Friday, 6 June 2008

Getting started with pastel

This article was first published in "Frequency Magazine" – May 2008.

Soft pastels (not to be confused with oil pastels) are powdered pigments formed into square or round sticks with a non-greasy binder. Pastel is an immediate and versatile medium. One of the joys of pastel is the brilliance of the colours and the way pastel catches the light, like in the luminous ballerinas in Degas’ pastel paintings.

Pastel can convey a large array of emotions and serves any subject or style, from realistic still life to colourful impressionist landscapes. Look at works by various artists and you will see pastels built with watercolour-like glazes on one hand and rich painterly effects borrowed from oil painting on the other hand. With pastels, you have both a drawing and a painting medium.

Children at the river - Pastel (55 cm X 41 cm ) by Benoit Philippe

How to get started with pastel? Pastels come in a variety of forms and hardness (hard, medium or soft), but they fall into three broad categories:

  • You can buy pastel pencils which are suited for sketching, small formats and fine details in larger works. They are ideal for lines and crisp details.

  • You will also find square chalk pastel sticks, which are quite hard and are good to lay the foundation of a work in pastel. As they have a hard edge, they can be used to sketch and draw. Instead of using the tip of the stick, you can also sweep the side of the pastel stick on the surface of the paper to leave large marks, as you would with a flat brush in oil painting.

  • The last form of pastels is the round sticks of soft pastel. Their hardness varies from one brand to another and depends on the colour. Light colours are in general softer with a creamy consistency (some of them tend to crumble if you press too hard on the paper). Always choose artist quality pastels from reputable brands as cheap pastels contain less pigments and will not give you the brilliance you can expect from pastels.

You should get a good selection of colours to start with. I recommend buying a box of square chalk pastels and an assortment of twenty to thirty round artists’ soft pastels. You can buy a starter set, but it is better to compose your own palette from pastel sticks sold individually in art shops, making sure you include very light as well as very dark values. After some time, as you become more acquainted with the medium, you can add more colours or shades to your selection.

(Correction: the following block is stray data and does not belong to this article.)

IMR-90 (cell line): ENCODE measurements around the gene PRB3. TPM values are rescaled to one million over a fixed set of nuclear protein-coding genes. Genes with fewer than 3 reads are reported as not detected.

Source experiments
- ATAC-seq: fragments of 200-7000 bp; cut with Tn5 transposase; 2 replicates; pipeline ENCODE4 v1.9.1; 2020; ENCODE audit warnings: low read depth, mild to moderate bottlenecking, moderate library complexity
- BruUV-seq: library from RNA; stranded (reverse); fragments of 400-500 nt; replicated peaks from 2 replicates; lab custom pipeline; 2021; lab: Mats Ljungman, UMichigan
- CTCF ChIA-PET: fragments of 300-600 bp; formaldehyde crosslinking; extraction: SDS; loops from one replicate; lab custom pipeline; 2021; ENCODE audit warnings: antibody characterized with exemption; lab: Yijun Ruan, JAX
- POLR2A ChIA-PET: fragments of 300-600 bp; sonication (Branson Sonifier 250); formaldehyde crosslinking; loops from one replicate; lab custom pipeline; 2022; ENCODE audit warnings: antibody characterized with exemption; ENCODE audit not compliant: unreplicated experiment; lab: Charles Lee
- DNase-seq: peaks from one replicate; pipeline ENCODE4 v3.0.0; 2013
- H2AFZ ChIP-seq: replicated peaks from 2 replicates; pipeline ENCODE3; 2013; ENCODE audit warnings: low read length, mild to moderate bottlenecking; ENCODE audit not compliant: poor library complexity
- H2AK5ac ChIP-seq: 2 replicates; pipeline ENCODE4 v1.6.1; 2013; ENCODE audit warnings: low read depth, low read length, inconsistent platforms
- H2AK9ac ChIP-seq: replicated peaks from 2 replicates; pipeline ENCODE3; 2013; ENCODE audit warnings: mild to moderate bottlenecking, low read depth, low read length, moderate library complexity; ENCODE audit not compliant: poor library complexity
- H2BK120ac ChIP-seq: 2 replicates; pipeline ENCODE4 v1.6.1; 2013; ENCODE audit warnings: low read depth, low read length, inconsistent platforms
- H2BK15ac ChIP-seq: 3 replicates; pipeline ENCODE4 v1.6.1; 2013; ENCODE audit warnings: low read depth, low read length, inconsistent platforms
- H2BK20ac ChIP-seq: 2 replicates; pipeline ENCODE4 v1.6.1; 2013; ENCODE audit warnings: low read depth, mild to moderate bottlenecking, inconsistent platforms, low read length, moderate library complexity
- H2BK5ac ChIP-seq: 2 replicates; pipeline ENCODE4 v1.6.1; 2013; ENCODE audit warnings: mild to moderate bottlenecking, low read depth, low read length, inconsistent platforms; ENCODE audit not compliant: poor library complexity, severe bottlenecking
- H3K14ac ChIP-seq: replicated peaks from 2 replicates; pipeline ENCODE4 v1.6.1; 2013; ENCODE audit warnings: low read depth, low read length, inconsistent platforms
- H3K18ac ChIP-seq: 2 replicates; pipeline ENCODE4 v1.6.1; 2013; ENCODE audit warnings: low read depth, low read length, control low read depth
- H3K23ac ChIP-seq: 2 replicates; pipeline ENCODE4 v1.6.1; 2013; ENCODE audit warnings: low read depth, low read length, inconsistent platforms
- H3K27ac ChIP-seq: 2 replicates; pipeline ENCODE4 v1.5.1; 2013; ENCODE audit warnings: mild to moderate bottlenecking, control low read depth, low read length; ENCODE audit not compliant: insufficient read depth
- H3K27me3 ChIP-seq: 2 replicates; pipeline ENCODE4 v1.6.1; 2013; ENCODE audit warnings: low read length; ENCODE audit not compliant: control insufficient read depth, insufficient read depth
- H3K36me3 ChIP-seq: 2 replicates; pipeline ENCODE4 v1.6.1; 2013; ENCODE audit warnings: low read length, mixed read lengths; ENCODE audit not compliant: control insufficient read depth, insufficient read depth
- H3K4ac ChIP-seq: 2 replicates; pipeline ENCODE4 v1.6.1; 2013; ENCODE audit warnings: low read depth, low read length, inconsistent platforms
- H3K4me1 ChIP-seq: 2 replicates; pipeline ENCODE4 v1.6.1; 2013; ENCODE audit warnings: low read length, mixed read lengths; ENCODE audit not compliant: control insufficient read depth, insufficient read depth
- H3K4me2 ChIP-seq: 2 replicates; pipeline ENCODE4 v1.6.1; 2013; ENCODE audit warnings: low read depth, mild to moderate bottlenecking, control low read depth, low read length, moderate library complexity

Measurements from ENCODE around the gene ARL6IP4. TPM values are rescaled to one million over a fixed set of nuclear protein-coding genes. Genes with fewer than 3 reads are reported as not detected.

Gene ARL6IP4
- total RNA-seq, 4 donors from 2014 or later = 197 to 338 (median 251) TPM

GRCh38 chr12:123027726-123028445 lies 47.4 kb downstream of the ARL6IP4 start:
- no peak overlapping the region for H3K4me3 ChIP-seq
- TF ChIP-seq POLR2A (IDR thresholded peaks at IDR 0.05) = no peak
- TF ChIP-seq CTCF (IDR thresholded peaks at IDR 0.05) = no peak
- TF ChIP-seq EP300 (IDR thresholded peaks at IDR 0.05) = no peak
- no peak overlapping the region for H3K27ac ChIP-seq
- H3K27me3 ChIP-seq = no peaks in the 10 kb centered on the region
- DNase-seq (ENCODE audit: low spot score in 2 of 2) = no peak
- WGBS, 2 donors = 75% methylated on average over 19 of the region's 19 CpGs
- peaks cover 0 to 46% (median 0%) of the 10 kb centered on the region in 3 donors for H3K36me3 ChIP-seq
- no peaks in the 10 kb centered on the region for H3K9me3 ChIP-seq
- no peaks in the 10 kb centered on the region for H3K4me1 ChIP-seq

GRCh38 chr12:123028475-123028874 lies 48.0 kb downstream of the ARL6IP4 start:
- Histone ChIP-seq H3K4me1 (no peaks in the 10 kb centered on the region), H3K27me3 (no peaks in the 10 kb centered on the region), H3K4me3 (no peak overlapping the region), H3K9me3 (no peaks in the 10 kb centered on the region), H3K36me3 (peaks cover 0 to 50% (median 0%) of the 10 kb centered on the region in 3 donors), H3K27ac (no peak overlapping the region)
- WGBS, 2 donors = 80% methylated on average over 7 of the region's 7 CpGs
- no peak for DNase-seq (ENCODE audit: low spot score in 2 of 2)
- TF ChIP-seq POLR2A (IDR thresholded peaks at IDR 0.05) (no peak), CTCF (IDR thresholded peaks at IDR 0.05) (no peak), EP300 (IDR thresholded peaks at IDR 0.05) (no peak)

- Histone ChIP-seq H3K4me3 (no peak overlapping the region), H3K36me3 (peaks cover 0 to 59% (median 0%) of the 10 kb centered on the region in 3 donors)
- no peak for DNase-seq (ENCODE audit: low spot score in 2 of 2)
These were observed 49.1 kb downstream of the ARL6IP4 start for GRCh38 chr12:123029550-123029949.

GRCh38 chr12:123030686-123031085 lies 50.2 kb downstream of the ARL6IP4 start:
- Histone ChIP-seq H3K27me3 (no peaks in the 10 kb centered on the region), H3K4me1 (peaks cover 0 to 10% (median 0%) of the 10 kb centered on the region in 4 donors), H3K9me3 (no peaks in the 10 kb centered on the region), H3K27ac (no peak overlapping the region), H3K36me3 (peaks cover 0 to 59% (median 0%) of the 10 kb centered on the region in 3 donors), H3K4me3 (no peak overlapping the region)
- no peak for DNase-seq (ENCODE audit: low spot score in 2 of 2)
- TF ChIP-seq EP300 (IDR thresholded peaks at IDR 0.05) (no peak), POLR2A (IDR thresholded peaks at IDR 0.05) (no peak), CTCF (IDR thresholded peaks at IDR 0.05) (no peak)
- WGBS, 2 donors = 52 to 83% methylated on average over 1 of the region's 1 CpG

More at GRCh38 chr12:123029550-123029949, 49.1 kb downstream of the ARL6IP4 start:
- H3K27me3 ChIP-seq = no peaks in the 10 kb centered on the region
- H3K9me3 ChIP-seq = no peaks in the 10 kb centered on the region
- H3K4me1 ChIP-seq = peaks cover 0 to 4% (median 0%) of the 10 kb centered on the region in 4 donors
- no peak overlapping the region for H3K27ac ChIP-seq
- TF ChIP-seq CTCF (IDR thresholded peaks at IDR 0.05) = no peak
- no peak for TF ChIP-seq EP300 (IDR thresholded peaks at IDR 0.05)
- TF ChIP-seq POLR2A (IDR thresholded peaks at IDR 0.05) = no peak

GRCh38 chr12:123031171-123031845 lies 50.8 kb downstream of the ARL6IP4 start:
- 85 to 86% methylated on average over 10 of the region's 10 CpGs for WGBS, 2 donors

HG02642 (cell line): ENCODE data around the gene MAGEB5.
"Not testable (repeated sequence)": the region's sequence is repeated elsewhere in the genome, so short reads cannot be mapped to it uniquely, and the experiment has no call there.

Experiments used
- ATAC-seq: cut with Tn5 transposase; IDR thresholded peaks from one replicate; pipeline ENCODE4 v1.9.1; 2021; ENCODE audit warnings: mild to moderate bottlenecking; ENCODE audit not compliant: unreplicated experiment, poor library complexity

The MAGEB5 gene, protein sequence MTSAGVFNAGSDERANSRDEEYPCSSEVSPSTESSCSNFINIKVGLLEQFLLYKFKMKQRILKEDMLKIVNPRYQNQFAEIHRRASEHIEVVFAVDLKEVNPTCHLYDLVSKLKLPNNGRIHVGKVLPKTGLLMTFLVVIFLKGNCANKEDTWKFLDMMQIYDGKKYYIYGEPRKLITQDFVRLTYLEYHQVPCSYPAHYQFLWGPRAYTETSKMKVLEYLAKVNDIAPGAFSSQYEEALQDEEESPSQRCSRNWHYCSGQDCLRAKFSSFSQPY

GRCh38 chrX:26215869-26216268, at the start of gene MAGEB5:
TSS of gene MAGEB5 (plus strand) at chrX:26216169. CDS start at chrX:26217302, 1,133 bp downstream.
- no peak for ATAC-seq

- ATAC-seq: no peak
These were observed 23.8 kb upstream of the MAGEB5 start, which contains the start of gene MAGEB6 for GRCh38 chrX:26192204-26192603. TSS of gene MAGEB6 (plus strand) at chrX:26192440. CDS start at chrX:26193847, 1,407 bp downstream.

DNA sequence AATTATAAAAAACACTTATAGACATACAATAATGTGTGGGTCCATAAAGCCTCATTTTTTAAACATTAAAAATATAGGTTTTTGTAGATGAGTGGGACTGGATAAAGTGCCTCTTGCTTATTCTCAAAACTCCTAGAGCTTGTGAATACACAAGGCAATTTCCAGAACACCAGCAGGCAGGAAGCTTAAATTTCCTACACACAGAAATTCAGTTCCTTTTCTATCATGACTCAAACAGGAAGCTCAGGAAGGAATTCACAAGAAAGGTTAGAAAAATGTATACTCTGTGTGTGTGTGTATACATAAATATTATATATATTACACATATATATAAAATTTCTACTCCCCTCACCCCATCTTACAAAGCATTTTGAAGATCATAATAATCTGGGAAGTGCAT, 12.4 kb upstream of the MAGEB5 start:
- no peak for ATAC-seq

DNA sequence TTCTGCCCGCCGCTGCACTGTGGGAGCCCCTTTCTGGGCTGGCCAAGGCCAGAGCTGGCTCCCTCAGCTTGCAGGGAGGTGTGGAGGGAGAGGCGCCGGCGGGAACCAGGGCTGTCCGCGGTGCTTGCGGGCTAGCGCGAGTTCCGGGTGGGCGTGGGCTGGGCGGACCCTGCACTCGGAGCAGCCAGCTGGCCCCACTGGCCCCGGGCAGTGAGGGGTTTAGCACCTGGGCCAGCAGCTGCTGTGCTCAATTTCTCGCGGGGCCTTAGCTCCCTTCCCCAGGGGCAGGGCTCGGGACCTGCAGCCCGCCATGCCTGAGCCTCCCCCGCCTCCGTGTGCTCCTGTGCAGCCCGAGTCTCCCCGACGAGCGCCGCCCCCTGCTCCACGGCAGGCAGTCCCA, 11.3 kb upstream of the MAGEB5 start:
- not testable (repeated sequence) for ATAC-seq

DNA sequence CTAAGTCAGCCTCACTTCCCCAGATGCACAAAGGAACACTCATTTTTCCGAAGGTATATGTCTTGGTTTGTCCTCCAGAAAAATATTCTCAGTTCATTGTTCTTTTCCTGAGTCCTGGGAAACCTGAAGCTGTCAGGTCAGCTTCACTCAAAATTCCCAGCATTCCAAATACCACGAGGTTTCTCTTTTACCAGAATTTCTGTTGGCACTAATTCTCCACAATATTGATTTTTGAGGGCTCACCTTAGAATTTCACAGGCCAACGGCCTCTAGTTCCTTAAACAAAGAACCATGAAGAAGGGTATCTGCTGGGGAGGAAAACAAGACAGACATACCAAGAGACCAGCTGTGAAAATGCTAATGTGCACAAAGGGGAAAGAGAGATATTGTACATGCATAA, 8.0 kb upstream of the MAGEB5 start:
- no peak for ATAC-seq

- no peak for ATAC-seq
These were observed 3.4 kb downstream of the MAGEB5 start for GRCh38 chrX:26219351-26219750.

The next thing you need is a good surface to draw or paint on. Go for pastel papers or pastel cards. They come with a good tooth (from rough to sandpaper like surface) that is essential to hold several layers of pastel. These papers and cards are often toned and many background colours are available.

A spay can of fixative is recommended to bond the surface of the work because of the powdery composition of pastel. However, works in pastel should be lightly spayed because colours become dull and darken with too much fixative. For this reason, some artists don’t use fixative at all or use it only at an early stage in the process. Fixative can indeed be used in the course of drawing with pastels to “freeze” parts of the work and avoid smudges when a new layer is applied.

It is advisable to frame pastels under glass in order to protect your work from smudging, scratches and dust. A gap should always be left between the work and the glass pane to avoid rubbing and damage to the work.

If you need to store your works in pastel until you frame them, put them in a shallow archival box and make sure that, if you stack them, each pastel is protected by a sheet of non fibrous paper. You can use crystal paper or buy at the supermarket some unbleached non-stick baking paper that is treated with silicones and will not stick to the pastel. Cut a sheet to size and maintain it in place by sticking its edges to the back of the pastel paper with masking tape. Make sure you store your pastel works flat.

Now, you are ready to go and express yourself with pastels.

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